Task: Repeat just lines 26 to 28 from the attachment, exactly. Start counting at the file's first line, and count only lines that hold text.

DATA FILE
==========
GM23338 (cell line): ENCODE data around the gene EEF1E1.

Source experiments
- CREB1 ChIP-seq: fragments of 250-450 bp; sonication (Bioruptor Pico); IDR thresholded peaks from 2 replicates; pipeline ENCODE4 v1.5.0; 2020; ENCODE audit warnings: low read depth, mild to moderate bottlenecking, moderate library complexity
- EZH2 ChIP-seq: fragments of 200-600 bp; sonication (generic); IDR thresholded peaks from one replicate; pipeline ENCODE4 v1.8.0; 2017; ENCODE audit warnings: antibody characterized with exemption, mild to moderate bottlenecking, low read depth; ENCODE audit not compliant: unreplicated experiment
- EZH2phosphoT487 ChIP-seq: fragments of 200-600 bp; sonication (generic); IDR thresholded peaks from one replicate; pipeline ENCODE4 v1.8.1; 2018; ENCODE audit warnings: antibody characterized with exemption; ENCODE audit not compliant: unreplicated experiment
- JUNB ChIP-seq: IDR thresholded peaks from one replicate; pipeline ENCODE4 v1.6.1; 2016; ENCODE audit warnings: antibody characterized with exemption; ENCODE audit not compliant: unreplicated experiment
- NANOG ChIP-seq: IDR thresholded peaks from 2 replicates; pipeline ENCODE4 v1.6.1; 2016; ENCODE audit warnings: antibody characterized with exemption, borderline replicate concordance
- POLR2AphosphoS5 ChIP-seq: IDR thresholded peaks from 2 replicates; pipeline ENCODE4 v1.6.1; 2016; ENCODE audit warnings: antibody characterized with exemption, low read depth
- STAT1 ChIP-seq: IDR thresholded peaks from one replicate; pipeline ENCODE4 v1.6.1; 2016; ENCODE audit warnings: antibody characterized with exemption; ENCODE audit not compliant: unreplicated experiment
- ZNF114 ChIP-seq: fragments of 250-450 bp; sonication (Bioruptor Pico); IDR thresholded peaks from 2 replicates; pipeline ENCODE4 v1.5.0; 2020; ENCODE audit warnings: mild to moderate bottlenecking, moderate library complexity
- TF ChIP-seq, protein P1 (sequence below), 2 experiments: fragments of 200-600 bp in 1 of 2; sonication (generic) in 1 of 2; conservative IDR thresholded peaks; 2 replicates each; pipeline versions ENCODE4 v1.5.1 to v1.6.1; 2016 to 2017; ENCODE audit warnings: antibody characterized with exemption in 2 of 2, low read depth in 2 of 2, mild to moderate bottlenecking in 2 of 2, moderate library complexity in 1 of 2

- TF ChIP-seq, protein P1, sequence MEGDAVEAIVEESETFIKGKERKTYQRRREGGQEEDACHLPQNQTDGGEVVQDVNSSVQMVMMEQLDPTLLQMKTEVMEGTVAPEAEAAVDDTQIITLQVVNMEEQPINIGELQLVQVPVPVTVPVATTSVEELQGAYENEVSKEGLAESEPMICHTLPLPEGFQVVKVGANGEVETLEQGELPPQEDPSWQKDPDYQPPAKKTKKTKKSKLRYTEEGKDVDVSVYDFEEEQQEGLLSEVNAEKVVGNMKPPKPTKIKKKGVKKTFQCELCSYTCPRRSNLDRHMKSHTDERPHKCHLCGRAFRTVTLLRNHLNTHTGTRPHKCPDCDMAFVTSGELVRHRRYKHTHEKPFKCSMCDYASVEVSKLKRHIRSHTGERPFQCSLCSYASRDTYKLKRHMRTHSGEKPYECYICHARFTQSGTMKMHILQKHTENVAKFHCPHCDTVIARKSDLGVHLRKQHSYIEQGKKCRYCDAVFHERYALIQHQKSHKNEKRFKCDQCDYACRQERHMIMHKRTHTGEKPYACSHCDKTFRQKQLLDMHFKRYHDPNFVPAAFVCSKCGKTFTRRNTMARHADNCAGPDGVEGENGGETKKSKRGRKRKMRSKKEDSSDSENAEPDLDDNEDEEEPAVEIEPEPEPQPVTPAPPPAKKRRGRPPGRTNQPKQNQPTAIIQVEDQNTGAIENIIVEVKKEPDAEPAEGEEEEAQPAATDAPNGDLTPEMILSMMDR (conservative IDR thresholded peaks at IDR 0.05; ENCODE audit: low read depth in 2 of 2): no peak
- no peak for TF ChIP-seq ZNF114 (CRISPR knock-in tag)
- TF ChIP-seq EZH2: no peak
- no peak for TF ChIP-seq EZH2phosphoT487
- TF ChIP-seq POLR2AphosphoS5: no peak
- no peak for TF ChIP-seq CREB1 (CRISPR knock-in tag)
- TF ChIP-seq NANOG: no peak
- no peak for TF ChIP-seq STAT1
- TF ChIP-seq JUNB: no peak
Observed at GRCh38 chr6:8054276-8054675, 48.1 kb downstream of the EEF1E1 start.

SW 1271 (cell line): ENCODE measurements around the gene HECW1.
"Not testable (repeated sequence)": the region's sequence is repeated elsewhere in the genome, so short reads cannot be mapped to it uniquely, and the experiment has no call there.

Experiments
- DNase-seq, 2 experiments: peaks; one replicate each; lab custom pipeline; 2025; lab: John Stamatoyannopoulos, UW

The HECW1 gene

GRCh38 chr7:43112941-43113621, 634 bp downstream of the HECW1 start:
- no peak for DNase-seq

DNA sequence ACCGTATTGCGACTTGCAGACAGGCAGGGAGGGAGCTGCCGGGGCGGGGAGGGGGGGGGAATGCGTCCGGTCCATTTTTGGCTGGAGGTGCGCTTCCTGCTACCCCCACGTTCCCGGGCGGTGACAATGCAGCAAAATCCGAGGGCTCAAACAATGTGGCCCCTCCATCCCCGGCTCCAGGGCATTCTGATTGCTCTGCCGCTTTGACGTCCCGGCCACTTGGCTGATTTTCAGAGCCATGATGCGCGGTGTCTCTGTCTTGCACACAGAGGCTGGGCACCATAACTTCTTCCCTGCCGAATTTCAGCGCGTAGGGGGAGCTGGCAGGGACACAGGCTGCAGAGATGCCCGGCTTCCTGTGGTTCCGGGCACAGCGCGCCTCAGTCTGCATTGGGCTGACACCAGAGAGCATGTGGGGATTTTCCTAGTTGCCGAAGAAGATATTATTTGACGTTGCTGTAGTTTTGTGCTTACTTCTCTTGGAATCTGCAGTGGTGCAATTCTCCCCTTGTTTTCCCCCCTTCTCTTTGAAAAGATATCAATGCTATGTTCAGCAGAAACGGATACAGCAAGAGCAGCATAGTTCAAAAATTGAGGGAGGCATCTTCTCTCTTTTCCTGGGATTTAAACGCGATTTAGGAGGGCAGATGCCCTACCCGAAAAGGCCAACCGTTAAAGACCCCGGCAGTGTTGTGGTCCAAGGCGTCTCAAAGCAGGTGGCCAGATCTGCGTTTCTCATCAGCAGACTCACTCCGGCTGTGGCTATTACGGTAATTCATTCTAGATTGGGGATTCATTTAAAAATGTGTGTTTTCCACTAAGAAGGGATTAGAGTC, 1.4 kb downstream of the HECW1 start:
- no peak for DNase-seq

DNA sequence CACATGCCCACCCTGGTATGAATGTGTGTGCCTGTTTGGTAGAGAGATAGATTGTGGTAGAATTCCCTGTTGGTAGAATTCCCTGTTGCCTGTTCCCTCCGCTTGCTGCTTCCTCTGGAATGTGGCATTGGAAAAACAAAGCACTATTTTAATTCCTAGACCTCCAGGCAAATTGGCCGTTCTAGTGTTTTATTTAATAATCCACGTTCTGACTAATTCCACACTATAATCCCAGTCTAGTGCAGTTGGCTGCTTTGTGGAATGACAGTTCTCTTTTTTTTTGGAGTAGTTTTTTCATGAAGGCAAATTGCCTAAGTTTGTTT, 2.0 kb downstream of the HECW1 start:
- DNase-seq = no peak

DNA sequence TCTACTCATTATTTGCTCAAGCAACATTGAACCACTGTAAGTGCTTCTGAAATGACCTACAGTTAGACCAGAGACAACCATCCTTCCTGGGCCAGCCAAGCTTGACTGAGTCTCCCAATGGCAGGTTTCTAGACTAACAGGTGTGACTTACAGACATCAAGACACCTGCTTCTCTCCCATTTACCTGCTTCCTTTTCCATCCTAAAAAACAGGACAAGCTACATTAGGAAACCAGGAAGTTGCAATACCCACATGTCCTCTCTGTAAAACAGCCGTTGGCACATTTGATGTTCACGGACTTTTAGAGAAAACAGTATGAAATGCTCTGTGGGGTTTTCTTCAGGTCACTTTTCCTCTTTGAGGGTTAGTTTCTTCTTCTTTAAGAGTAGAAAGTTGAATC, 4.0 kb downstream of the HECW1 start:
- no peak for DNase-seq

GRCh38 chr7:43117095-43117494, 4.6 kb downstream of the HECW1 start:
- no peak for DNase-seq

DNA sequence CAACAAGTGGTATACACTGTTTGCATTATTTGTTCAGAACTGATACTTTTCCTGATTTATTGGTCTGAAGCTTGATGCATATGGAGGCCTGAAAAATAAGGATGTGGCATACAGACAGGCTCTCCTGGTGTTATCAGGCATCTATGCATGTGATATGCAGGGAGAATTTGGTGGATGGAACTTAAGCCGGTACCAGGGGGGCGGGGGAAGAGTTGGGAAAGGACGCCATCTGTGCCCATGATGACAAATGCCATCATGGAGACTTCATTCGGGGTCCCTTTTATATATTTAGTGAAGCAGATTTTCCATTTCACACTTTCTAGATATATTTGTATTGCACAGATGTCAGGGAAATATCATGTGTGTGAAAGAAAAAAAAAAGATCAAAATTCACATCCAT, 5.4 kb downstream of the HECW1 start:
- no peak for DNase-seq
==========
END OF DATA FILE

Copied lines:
The HECW1 gene

GRCh38 chr7:43112941-43113621, 634 bp downstream of the HECW1 start:
- no peak for DNase-seq